The model jury charge on reasonable doubt contains the language adopted by the Medina Court but adds the following opening sentence: "The prosecution must prove its case by more than a mere preponderance of the evidence, yet not necessarily to an absolute certainty." Model Jury Charge (Criminal), "Reasonable Doubt" (1997).
Here, the court adopted the Medina definition of reasonable doubt in its preliminary instructions and in its final jury charge. Defendant did not contemporaneously object to any of these instructions, nor did he raise a timely objection to the reasonable doubt "test." It may be inferred that defense counsel did not perceive any prejudice in the charge. State v. Wilbely, 63 N.J. 420, 422 (1973) ("The failure to object points up the fact that experienced counsel did not consider that the use of the words detracted from the clear meaning which the charge as a whole conveyed."); Macon, supra, 57 N.J. at 333 (inferring an error was "of no moment" where a defendant failed to object at trial).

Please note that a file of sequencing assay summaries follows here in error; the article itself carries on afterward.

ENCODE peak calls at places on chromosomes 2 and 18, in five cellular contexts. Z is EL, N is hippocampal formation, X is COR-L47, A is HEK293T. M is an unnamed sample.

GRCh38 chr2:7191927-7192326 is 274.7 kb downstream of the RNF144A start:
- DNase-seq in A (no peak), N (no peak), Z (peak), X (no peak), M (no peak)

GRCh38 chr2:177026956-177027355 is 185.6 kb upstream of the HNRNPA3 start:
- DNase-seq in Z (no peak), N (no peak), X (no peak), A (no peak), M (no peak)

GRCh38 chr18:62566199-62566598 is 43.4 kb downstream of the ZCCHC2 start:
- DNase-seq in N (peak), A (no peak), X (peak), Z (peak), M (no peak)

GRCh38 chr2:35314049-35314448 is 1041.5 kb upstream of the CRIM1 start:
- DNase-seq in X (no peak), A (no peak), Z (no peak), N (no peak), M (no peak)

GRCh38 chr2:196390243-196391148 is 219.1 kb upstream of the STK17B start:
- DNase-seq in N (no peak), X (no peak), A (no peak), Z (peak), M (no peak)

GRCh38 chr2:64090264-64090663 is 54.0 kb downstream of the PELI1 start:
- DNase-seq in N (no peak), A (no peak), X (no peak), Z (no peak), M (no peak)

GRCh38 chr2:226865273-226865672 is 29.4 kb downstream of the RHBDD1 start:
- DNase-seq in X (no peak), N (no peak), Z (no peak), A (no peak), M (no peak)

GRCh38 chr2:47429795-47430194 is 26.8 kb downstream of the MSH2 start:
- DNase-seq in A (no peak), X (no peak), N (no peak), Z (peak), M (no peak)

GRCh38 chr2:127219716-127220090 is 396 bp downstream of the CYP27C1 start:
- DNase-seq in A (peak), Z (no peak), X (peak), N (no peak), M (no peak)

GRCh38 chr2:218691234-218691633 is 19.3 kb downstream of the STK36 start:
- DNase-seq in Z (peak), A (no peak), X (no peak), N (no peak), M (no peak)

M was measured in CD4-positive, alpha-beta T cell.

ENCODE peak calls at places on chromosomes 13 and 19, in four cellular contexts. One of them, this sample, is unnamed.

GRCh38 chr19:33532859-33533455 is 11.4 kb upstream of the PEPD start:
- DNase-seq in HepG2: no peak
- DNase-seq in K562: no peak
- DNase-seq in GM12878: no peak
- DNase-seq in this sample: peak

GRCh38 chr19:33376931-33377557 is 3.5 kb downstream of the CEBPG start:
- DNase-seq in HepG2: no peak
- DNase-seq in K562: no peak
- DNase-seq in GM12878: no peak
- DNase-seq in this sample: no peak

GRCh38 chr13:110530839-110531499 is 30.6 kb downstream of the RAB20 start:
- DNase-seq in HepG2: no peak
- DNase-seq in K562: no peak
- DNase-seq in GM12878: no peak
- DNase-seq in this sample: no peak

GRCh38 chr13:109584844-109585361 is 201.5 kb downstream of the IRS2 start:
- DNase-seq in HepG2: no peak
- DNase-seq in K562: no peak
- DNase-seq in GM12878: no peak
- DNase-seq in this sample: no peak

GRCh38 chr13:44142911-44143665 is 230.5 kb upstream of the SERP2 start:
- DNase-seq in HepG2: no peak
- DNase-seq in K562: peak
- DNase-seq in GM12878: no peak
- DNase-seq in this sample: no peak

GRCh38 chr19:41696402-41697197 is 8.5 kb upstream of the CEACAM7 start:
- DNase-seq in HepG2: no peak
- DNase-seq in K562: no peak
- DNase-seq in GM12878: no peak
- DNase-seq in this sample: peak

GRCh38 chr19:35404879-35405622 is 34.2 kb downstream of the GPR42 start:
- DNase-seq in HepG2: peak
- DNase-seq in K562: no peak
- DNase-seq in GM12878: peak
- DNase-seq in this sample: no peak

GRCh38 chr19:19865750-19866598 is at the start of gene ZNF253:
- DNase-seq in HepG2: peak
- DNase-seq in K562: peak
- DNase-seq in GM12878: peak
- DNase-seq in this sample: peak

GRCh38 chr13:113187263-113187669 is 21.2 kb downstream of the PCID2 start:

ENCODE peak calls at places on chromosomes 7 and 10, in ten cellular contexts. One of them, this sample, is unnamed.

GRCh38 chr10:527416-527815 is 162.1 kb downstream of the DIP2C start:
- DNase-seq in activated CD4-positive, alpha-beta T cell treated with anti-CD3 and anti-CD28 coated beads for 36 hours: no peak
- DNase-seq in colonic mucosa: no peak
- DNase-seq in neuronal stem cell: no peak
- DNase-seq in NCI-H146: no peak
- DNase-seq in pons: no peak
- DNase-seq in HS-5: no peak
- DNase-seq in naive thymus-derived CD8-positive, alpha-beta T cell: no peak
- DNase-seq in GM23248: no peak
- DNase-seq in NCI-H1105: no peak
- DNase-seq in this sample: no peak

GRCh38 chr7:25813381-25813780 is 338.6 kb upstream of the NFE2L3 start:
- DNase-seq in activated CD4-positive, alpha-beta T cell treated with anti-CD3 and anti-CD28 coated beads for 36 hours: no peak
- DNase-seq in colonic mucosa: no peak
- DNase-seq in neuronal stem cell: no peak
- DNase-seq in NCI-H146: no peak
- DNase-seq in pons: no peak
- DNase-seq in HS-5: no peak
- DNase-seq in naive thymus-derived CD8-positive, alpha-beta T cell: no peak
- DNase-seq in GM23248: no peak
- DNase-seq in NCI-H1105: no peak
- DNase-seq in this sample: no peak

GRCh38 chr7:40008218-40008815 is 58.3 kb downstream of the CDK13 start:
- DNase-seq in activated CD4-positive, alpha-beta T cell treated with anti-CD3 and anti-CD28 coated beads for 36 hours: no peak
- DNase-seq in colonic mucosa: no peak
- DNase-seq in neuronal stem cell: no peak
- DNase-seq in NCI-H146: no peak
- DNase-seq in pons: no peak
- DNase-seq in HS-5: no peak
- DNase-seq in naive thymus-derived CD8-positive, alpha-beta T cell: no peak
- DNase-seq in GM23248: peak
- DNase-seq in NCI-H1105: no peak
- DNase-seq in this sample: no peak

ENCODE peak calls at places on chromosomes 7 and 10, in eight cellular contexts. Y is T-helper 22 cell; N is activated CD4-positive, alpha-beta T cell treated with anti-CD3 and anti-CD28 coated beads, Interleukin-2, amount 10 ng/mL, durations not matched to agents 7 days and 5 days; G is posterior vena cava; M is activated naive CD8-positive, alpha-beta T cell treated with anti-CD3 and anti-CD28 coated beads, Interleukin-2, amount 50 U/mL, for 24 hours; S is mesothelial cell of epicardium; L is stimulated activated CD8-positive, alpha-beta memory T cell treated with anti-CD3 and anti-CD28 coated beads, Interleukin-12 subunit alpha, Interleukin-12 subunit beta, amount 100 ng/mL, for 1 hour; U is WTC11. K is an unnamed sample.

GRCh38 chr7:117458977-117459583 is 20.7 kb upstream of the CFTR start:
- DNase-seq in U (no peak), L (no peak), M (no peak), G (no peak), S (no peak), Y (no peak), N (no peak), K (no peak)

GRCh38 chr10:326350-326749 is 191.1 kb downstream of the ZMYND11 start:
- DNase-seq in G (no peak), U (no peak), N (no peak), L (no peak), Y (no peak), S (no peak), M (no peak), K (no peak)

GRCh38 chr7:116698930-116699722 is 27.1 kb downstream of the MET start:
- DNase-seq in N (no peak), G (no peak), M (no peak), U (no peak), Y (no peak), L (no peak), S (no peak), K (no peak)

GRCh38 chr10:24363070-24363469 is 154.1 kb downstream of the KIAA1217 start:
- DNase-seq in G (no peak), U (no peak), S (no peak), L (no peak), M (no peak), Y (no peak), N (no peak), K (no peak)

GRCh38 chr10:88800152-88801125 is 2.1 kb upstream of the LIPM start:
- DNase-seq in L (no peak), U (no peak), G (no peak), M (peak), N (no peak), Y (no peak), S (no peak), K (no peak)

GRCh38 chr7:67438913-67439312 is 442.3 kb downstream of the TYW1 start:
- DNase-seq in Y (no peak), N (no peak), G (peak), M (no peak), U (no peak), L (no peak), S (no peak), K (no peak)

A comparison of the court's hypothetical and the Medina reasonable-doubt charge reveals that the court's "test" added the phrases "but you still have doubt" and "even though you have doubt." This language is consistent with the Medina charge that "[i]n criminal cases the law does not require proof that overcomes every possible doubt." Medina, supra, 147 N.J. at 61.
We find the differences between the hypothetical and the preliminary and final jury instructions were minor, and the additional language did not amount to a substantive distinction. Moreover, when the reasonable doubt test is considered against the entire charge, defendant cannot carry his burden of demonstrating that the court's "test" in any way lessened the State's burden of proof. We find no due process violation and no plain error.